Identifying, inventorying, and appraising the deceased person’s property

Paying debts and taxes

Ultimately distributing the remaining property as the will directs.

The probate process often requires a lot of technical paperwork and court appearances, and the resulting legal and court fees are paid from estate property reducing the amount that is passed on to heirs.

Trusts usually avoid probate, which helps beneficiaries gain access to assets quicker as well as save time and court fees. Depending on how it is structured, a trust may also reduce estate taxes owed and can protect an estate from heirs’ creditors.

2. A durable power of attorney

A power of attorney is a written authorization that allows someone else to make financial and legal decisions for a person if that person should become hospitalized, disabled, or otherwise incapacitated. Not all powers of attorney are created equal. Some are put in place for short periods of time only, while a person is vacationing overseas but dealing with legal matters at home. Powers of attorney for property should only be given to trusted individuals, ideally those who are good with financial and legal matters. Medical powers of attorney, giving someone the authority to make healthcare decisions on your behalf, can be separate and given to someone else, if desired.

3. Updated beneficiary designation forms

Beneficiary designation forms on life insurance policies, retirement accounts, and other assets will generally override any conflicting provisions within a will or trust. It is essential to make sure all forms are checked and updated regularly, ideally on an annual basis. An estate planning professional can help you create or update these basic items as well as provide suggestions for additional steps, if needed.

Letter of Intent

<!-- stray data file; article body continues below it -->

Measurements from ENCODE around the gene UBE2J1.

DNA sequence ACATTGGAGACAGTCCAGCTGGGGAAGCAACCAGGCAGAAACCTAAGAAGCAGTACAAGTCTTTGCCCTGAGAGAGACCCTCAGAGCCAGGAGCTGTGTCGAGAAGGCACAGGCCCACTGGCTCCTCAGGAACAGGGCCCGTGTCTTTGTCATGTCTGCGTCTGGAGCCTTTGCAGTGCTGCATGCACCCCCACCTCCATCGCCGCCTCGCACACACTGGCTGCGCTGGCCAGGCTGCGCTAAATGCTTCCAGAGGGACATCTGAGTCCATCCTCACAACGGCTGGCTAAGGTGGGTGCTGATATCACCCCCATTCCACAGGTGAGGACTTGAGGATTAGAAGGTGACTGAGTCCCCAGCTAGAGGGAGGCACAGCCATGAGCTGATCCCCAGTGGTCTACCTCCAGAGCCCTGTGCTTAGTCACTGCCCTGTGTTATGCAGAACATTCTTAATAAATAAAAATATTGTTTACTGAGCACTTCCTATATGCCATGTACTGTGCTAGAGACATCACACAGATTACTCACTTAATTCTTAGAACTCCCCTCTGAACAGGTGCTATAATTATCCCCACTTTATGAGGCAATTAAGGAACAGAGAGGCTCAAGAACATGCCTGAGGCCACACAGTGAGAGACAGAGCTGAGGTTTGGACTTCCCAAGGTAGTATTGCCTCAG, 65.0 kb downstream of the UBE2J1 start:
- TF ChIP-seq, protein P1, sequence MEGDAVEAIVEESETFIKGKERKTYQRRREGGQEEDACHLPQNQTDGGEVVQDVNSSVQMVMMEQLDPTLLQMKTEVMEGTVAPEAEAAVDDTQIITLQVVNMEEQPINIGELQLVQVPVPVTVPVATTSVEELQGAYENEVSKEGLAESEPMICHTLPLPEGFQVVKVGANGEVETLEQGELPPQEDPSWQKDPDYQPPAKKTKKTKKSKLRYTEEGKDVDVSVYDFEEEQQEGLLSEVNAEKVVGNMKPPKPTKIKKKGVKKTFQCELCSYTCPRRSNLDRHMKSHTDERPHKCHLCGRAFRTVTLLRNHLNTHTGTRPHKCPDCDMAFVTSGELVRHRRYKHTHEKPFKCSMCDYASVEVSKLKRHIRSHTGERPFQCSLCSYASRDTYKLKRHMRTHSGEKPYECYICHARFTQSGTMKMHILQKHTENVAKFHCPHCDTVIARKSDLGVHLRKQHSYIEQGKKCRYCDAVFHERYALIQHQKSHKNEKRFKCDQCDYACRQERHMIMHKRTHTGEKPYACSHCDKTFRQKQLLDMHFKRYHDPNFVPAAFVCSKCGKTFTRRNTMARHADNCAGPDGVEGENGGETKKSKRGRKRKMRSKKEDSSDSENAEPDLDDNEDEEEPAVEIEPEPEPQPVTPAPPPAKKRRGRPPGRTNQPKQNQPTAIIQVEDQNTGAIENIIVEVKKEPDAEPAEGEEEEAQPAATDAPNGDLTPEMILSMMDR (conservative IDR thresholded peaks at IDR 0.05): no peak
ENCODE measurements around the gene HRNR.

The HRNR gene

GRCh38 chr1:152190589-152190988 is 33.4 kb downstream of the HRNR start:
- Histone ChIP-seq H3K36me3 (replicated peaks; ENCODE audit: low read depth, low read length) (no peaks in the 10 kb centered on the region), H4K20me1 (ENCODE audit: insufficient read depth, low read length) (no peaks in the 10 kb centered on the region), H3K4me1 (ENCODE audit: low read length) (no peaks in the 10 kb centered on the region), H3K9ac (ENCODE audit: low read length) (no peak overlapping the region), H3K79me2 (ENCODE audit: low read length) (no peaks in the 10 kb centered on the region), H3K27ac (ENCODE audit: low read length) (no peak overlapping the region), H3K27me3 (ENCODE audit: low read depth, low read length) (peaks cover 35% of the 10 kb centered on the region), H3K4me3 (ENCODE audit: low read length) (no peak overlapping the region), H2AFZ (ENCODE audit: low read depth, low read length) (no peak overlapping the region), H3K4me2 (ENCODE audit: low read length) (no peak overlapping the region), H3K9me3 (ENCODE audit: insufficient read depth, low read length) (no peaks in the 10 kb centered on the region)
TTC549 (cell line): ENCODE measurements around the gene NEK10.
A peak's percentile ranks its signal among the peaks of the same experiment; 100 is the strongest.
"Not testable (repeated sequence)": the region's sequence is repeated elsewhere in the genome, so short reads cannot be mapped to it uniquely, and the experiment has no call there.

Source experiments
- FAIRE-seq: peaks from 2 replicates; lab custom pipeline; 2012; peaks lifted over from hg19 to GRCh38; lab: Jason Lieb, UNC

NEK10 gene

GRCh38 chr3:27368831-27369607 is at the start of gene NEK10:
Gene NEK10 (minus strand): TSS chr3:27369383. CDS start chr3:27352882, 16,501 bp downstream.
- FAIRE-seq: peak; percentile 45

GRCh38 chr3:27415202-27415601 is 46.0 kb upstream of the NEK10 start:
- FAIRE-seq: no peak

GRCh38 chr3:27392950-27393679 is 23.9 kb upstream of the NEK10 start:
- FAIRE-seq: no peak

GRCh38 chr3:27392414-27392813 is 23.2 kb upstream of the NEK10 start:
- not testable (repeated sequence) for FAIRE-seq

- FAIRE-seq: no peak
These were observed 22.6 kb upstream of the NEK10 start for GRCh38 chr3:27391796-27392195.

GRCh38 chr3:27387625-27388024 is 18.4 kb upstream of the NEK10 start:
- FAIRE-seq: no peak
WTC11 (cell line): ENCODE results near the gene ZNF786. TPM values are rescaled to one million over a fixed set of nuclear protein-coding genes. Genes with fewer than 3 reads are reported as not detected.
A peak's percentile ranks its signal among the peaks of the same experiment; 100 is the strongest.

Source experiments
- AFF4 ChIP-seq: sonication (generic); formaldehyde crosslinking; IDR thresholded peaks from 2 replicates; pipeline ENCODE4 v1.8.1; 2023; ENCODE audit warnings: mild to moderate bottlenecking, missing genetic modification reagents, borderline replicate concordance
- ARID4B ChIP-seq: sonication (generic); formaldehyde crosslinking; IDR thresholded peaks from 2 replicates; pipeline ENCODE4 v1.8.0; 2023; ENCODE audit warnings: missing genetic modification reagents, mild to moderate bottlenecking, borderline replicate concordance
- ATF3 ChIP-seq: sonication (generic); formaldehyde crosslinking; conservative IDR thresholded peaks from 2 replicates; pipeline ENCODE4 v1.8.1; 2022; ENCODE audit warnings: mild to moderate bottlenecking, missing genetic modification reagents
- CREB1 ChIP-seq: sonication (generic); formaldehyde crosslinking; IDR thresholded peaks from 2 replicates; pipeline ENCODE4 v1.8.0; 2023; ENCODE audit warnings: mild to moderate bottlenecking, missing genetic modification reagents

A letter of intent is simply a document left to your executor or a beneficiary. The purpose is to define what you want to be done with a particular asset after your death or incapacitation. Some letters of intent also provide funeral details or other special requests.

Healthcare Power of Attorney

A healthcare power of attorney (HCPA) designates another individual (typically a spouse or family member) to make important healthcare decisions on your behalf in the event of incapacity. If you are considering executing such a document, you should pick someone you trust, who shares your views, and who would likely recommend a course of action you would agree with. After all, this person could literally have your life in their hands

Get help

If you would like to learn more about the documents you need in estate planning, any one of our estate planning attorneys would be happy to assist you.

DISCLAIMER: The information provided in this blog is for informational purposes only and should not be considered legal advice. The content of this blog may not reflect the most current legal developments. No attorney-client relationship is formed by reading this blog or contacting Morgan Legal Group.